Operations Manager uses Run As accounts and Run As profiles. A Run As account contains a single set of credentials. A Run As profile can have multiple Run As accounts associated with it. For example, you may need different sets of credentials to perform the same task on different computers. You could configure separate Run As accounts associated with those credentials, and then associate those Run As accounts with a specific profile.
Run As profiles are often defined in Operations Manager management packs. When configuring the management pack to function in your organization’s private cloud, you’ll need to create Run As accounts with credentials specific to your environment and associate them with the Run As profile that came with the management pack. Each Run As account in Operations Manager has a security classification, which can be set to More Secure or Less Secure. Setting a Run As account as More Secure allows you to limit which computers the Run As account credentials are distributed to.
To create a Run As account in Operations Manager for use with Windows based workloads, perform the following steps:
1. In the Administration workspace of the Operations Manager console, click Accounts under the Run As configuration node.
2. On the Tasks menu, click Actions, and then click Create Run As Account.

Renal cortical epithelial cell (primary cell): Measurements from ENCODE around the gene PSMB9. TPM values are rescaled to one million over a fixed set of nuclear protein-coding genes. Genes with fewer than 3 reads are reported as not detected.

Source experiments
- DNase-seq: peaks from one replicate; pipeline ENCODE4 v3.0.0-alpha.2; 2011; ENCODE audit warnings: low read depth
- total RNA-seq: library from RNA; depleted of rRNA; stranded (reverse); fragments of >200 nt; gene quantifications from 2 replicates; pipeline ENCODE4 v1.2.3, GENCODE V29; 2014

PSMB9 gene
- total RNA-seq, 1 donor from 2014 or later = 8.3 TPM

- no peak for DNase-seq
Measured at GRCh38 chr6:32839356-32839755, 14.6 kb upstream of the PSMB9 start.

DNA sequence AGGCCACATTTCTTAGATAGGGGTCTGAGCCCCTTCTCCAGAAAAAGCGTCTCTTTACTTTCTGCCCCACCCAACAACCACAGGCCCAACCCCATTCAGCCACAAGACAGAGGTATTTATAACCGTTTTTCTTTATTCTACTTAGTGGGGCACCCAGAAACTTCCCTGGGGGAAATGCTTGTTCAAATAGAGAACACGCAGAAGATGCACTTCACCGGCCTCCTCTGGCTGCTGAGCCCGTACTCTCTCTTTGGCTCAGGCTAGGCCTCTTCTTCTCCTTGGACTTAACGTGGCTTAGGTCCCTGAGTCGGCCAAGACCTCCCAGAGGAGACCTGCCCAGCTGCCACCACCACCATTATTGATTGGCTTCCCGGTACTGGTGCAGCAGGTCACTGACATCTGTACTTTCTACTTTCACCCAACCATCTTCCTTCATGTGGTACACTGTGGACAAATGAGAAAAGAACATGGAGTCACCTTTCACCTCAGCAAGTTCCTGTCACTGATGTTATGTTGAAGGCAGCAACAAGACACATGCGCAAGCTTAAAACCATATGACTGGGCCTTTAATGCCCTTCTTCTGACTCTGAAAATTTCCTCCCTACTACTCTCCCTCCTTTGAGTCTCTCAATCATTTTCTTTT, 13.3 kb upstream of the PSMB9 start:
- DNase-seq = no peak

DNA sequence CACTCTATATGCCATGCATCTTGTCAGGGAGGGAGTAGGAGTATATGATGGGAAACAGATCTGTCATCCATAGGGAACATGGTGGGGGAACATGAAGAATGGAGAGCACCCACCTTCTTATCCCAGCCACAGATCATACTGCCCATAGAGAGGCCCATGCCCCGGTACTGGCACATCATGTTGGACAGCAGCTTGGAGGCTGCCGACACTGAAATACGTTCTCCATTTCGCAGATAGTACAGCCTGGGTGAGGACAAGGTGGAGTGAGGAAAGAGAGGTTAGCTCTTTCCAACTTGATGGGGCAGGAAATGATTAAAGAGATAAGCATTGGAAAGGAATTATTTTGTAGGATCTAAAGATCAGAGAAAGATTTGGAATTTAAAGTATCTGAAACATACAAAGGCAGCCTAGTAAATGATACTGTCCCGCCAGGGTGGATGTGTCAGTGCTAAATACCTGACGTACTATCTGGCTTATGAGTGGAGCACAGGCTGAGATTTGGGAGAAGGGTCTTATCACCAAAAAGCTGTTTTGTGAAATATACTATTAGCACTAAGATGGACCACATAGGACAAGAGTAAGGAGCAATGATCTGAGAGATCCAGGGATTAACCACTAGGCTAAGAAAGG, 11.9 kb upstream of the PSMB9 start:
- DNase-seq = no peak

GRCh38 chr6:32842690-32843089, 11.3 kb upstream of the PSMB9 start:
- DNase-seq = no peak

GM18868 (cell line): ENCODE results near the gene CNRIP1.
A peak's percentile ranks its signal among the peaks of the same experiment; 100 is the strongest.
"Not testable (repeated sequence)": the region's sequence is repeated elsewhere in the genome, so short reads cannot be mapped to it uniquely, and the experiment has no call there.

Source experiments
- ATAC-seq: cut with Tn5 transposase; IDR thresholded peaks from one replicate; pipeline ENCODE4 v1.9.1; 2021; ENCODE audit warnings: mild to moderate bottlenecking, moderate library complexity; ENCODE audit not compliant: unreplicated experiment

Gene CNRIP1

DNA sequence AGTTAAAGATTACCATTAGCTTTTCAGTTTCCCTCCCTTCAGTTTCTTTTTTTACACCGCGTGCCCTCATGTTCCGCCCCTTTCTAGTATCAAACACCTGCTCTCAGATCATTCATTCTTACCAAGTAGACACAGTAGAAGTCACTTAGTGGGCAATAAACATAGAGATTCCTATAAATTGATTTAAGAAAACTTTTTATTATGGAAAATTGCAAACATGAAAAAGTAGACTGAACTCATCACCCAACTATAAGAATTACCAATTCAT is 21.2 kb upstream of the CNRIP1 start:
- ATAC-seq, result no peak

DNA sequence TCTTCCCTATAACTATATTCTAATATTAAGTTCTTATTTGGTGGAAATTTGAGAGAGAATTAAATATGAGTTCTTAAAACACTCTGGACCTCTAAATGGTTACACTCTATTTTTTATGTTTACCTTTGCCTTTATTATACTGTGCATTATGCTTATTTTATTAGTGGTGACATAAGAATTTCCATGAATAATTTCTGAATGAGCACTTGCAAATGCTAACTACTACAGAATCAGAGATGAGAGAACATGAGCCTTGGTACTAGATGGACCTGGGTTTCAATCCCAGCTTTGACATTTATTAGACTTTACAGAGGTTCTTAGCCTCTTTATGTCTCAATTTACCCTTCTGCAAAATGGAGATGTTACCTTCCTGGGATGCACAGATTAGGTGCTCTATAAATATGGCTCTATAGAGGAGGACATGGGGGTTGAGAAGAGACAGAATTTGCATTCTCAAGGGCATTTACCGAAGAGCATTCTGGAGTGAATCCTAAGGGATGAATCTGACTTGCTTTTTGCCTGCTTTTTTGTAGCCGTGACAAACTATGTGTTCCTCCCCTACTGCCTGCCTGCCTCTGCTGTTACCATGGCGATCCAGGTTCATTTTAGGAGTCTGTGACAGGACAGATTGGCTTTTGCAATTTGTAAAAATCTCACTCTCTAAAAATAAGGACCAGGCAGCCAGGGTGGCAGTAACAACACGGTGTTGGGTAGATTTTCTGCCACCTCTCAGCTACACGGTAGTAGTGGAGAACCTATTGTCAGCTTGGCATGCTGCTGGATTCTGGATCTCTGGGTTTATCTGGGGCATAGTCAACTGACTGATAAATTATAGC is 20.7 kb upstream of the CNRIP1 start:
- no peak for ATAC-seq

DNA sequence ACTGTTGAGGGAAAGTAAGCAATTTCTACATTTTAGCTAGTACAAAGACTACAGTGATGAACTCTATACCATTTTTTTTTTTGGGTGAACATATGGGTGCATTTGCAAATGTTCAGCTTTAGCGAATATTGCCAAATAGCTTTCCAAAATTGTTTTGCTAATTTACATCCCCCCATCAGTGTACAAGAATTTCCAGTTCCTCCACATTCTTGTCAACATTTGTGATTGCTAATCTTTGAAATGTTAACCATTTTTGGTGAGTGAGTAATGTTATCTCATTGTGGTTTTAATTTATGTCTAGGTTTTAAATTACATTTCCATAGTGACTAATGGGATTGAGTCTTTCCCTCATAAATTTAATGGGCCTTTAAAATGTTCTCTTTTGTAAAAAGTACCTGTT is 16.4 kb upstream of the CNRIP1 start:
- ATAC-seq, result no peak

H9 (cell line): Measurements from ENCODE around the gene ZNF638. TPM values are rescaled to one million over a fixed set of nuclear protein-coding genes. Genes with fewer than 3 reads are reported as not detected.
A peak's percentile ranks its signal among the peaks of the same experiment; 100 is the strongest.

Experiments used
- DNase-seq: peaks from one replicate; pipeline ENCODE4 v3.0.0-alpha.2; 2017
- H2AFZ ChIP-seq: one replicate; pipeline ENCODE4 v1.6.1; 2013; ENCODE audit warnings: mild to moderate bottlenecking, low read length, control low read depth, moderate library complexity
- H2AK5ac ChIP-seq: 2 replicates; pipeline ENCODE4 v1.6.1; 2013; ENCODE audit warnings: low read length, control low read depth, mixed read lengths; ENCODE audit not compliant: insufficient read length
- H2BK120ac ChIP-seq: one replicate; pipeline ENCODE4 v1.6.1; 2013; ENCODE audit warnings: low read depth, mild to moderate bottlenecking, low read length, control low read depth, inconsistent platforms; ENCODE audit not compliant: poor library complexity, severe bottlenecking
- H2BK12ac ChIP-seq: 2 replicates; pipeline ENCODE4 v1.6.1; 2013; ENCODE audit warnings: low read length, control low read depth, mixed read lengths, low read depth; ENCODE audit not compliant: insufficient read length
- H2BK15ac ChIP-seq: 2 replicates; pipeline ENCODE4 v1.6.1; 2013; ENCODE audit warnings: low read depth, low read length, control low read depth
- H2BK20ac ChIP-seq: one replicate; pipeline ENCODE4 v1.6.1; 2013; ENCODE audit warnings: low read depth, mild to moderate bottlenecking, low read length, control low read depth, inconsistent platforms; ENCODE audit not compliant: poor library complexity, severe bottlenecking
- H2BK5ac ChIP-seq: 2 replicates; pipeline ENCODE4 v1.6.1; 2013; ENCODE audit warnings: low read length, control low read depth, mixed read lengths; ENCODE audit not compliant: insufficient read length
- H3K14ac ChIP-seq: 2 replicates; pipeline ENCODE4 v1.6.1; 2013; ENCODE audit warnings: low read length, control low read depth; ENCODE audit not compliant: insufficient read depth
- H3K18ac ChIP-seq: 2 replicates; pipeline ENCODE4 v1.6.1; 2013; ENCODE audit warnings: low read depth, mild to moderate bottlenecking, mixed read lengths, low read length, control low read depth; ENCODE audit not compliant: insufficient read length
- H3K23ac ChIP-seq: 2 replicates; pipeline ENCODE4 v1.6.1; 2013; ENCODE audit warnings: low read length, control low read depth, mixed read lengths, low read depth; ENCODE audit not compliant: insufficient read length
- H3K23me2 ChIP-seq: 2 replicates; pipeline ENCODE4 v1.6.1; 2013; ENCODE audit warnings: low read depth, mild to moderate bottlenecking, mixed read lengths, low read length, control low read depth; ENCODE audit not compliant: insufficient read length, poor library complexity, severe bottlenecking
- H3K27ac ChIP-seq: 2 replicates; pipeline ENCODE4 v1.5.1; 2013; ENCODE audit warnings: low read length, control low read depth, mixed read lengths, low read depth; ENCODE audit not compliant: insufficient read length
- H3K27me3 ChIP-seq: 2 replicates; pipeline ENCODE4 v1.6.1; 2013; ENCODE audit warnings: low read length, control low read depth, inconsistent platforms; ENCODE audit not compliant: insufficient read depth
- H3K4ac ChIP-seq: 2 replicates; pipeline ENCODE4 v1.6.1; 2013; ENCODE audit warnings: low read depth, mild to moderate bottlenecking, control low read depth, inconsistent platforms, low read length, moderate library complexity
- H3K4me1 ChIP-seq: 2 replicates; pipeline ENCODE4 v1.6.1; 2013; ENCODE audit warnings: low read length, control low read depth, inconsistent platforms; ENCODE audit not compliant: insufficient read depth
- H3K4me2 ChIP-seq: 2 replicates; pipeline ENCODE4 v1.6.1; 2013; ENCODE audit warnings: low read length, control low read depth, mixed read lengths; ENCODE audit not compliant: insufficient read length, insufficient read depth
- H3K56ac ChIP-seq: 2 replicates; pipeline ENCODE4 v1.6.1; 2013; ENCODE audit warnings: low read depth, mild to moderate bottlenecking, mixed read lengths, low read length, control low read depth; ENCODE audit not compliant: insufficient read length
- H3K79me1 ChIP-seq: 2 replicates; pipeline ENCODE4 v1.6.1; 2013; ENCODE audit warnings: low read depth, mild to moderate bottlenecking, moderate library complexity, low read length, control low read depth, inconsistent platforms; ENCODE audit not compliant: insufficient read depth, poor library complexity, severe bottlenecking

3. On the General Properties page of the Create Run As Account Wizard, specify the Run As account type, and a display name. The Run As account can be one of the following types:
4. On the Credentials page, specify a Username, Password, and Domain for the account.
5. On the Distribution Security page, specify whether you want to use the More Secure or Less Secure option. Figure 2-25 shows that the More Secure option selected.
FIGURE 2-25 Distribution Security
6. Create the Run As account.
To create a Run As profile, perform the following steps:
1. In the Administration workspace of the Operations Manager console, click Profiles under Run As Configuration.
2. On the Tasks menu, click Actions, and then click Create Run As Profile.
3. On the General Properties page of the Run As Profile Wizard, provide a name for the Run As profile, and specify a management pack in which to save the Run As profile.
4. On the Run As Accounts page, add each Run As account that you want to associate with the Run As Profile. Figure 2-26 shows this page. Click Create to create the Run As profile.
FIGURE 2-26 Run As Accounts
More Info: Operations Manager Run As Accounts and Profiles
You can learn more about Run As accounts and profiles at http://technet.microsoft.com/en-us/library/hh212714.aspx.
Virtual Machine Manager
VMM has Run As accounts, but does not have Run As profiles. To create a Run As account in VMM, perform the following steps:
1. In the Settings workspace of the VMM console, click Create Run As Account on the ribbon.
2. On the Create Run As Account dialog box, provide a Name for the Run As account, the User Name that the Run As account is associated with, and the Password. Figure 2-27 shows this dialog box.
FIGURE 2-27 Create Run As Account
More Info: Run As Accounts in VMM